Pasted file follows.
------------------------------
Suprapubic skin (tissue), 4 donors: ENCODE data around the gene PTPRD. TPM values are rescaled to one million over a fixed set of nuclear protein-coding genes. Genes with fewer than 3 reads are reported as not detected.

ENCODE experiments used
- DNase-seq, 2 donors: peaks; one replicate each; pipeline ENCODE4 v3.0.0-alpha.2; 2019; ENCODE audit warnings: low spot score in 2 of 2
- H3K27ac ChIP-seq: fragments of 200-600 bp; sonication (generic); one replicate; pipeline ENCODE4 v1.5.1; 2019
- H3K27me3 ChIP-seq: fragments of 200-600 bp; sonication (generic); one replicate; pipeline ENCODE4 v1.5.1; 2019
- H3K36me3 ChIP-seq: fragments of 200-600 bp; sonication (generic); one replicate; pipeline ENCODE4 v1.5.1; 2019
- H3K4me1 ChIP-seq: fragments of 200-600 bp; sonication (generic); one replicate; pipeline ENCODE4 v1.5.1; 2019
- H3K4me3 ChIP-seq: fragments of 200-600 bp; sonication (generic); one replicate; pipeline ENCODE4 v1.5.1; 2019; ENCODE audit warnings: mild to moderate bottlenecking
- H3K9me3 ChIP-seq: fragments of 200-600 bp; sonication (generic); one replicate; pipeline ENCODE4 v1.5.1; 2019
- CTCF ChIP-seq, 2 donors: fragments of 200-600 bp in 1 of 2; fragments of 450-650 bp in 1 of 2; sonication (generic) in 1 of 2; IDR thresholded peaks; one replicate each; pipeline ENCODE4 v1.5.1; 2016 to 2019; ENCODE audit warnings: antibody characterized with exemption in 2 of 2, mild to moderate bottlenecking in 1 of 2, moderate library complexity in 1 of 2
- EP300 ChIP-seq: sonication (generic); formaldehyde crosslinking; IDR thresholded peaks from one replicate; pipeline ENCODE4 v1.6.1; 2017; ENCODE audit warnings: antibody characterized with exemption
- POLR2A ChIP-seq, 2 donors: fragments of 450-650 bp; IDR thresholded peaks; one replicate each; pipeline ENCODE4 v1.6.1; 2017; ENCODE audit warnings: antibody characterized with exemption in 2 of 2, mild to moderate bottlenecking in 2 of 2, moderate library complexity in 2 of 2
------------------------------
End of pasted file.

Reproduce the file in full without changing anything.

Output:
Suprapubic skin (tissue), 4 donors: ENCODE data around the gene PTPRD. TPM values are rescaled to one million over a fixed set of nuclear protein-coding genes. Genes with fewer than 3 reads are reported as not detected.

ENCODE experiments used
- DNase-seq, 2 donors: peaks; one replicate each; pipeline ENCODE4 v3.0.0-alpha.2; 2019; ENCODE audit warnings: low spot score in 2 of 2
- H3K27ac ChIP-seq: fragments of 200-600 bp; sonication (generic); one replicate; pipeline ENCODE4 v1.5.1; 2019
- H3K27me3 ChIP-seq: fragments of 200-600 bp; sonication (generic); one replicate; pipeline ENCODE4 v1.5.1; 2019
- H3K36me3 ChIP-seq: fragments of 200-600 bp; sonication (generic); one replicate; pipeline ENCODE4 v1.5.1; 2019
- H3K4me1 ChIP-seq: fragments of 200-600 bp; sonication (generic); one replicate; pipeline ENCODE4 v1.5.1; 2019
- H3K4me3 ChIP-seq: fragments of 200-600 bp; sonication (generic); one replicate; pipeline ENCODE4 v1.5.1; 2019; ENCODE audit warnings: mild to moderate bottlenecking
- H3K9me3 ChIP-seq: fragments of 200-600 bp; sonication (generic); one replicate; pipeline ENCODE4 v1.5.1; 2019
- CTCF ChIP-seq, 2 donors: fragments of 200-600 bp in 1 of 2; fragments of 450-650 bp in 1 of 2; sonication (generic) in 1 of 2; IDR thresholded peaks; one replicate each; pipeline ENCODE4 v1.5.1; 2016 to 2019; ENCODE audit warnings: antibody characterized with exemption in 2 of 2, mild to moderate bottlenecking in 1 of 2, moderate library complexity in 1 of 2
- EP300 ChIP-seq: sonication (generic); formaldehyde crosslinking; IDR thresholded peaks from one replicate; pipeline ENCODE4 v1.6.1; 2017; ENCODE audit warnings: antibody characterized with exemption
- POLR2A ChIP-seq, 2 donors: fragments of 450-650 bp; IDR thresholded peaks; one replicate each; pipeline ENCODE4 v1.6.1; 2017; ENCODE audit warnings: antibody characterized with exemption in 2 of 2, mild to moderate bottlenecking in 2 of 2, moderate library complexity in 2 of 2